Overview: An American child grows up in post-war France. IFC; 2016; Not Rated; 113 minutes.
Running Before Walking: Brady Corbet, who is particularly well known for his work with other extremely controversial but still well-regarded auteurs (Lars Von Trier, Michael Haneke, Antonio Campos), now in the director’s chair himself has crafted a work full and worthy of their various influences. Yet Corbet directs The Childhood of a Leader with such striking ambition and confidence that this debut itself carries with it an inherent air of fascination. The film is a singular piece of work.
Comparisons to Haneke’s The White Ribbon exist in premise only as the film, in upholding a more focused lens, manages to create a more lucid thesis while sacrificing some universality in the process. Broken up into three parts, each one an enumerated “tantrum”, Corbet charts the developments in a child’s life: small but significant moments, a physically absent father, a mentally distant mother, and the overarching drafting of the Treaty of Versailles, before further illustrating how those minute details must prove monumental to a child. With an overtly descriptive title, Corbet infuses every small incidence with the overarching understanding of the film’s promise. Occasionally, the case for the conclusive evilness is unconvincing, and the child is often more frustrating than bratty–the child is definitely a product of his environment, but also of his own unmistakably devious actions.
It Takes a Village: Severely grim, The Childhood of a Leader dresses itself like a gothic nightmare, with impressions of both cult and the occult. Berenice Bejo, stinted by the dual language barrier in an otherwise fantastic turn, slowly becomes less of a nurturing mother and more of a countess in a vampiric gown. Liam Cunningham is big and brutish and domineering (and, like many of the other characters, one-note), hardly the sort of father a child would enjoy being raised by. Yolande Moreau’s initially pleasant Mona, the maid, becomes a sort of a witch. Only Stacy Martin’s kind teacher remains consistently good–and is thus rejected from the household. A dissonant orchestral score from Scott Walker invades the scenes in which it is injected into, and elevates the scenes to higher extremes – thereby sending the rest of the film into sprints to similarly reach. Otherwise, the film’s background is near-silent, channeling a brooding angst which threatens to manifest itself within the child’s growth that keeps the stakes consistently high.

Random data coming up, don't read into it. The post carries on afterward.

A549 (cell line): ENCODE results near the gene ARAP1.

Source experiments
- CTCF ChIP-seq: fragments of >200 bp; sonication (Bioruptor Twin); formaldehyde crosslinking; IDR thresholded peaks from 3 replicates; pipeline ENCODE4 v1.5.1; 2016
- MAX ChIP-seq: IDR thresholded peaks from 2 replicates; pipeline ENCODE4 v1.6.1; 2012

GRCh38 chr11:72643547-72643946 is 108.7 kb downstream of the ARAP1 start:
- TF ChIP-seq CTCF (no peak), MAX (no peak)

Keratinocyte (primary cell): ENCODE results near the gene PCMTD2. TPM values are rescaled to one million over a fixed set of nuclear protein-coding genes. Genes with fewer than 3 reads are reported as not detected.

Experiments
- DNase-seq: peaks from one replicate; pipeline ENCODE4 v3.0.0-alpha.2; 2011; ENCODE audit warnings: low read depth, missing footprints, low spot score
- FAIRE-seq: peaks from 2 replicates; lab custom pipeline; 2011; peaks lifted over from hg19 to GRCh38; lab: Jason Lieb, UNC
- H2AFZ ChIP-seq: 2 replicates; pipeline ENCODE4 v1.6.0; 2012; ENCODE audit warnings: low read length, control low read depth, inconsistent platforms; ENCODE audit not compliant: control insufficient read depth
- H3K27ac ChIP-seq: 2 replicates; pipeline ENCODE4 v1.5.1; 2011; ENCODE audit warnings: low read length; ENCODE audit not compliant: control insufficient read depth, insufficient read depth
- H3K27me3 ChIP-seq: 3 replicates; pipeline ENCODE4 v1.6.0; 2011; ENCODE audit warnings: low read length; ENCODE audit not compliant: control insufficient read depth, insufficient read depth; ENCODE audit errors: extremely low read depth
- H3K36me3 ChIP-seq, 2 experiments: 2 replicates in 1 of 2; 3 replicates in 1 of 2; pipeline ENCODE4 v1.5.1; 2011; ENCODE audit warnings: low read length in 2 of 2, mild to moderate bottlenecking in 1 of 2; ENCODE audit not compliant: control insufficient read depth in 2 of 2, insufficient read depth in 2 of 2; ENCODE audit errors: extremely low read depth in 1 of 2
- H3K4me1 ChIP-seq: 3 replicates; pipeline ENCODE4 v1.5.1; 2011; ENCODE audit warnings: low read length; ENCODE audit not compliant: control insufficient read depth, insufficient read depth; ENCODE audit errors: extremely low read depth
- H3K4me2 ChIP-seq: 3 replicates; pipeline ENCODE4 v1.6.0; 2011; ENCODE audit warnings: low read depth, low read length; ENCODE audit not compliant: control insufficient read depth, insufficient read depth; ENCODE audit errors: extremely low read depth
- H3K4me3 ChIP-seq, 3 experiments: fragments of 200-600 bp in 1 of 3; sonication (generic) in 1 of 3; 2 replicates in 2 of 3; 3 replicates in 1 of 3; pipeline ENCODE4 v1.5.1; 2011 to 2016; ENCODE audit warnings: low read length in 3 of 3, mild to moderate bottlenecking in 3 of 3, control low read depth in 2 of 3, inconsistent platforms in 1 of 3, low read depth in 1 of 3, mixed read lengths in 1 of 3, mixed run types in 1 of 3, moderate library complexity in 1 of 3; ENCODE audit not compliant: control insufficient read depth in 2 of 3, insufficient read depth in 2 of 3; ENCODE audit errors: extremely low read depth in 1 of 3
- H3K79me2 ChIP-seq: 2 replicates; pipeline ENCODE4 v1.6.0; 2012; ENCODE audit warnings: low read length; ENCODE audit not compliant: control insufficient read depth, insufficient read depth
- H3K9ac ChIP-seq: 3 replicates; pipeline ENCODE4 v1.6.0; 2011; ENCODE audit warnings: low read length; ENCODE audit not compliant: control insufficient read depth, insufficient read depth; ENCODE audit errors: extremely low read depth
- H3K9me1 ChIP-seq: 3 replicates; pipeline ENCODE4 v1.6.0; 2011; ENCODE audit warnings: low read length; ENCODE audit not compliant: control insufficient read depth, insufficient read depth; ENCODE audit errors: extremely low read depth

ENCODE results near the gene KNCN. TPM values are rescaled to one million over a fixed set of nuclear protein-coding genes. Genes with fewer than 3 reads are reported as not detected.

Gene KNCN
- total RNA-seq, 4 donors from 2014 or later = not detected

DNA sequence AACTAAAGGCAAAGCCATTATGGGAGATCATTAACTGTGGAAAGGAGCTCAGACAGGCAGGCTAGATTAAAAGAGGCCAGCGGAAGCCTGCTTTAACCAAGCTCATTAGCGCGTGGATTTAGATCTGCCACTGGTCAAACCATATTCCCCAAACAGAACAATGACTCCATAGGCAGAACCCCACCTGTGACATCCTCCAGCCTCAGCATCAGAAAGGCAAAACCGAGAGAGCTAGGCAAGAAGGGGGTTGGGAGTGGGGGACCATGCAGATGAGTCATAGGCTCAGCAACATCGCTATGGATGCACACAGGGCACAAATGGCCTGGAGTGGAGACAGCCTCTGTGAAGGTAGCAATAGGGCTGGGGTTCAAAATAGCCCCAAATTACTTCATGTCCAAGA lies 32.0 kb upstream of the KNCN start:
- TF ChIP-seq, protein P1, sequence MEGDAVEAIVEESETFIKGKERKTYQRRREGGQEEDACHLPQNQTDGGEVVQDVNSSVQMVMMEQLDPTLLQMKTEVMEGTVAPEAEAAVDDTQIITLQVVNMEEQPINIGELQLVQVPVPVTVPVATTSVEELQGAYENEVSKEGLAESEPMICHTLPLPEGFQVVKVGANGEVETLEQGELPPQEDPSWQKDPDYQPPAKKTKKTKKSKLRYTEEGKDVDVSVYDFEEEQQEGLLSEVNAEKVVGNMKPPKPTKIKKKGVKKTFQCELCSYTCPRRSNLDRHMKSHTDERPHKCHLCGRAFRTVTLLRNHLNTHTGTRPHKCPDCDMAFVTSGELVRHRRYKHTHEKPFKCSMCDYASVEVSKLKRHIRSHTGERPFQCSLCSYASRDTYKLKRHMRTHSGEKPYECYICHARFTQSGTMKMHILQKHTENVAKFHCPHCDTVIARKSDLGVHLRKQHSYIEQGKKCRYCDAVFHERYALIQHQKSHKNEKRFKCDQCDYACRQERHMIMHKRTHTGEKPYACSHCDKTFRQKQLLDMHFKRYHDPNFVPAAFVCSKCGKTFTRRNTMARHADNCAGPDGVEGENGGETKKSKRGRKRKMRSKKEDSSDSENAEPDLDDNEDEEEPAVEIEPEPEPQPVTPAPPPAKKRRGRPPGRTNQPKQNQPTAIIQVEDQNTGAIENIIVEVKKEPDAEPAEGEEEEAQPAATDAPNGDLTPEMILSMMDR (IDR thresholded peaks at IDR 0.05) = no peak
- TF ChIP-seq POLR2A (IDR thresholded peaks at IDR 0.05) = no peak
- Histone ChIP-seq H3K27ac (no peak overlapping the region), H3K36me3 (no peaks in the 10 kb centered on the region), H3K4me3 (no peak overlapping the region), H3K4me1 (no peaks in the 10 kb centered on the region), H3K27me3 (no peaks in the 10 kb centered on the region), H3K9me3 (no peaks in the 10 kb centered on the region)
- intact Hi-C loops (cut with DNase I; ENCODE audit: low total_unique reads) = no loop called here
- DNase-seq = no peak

Structurally, The Childhood of a Leader is easy enough to navigate through. Each new chapter brings with it a reset in pacing and a promise for another climax, only somewhat carrying the momentum of the last. The moments in between occasionally lull, and are occasionally pushed into tedium. Seeing Corbet reignite the film’s pacing or restart the flow at various points, feels very much like the central conceit of the film itself: watching somebody taking those initial steps into greatness.
Overall: It is easy enough to tell that Corbet has the makings of a great filmmaker, if not at the very least an assured one. And one should find solace in that The Childhood of a Leader, ultimately flawed albeit well-crafted in both hypnotic atmosphere and content, is not nearly close to the eventual opus of his career.
Featured Image: IFC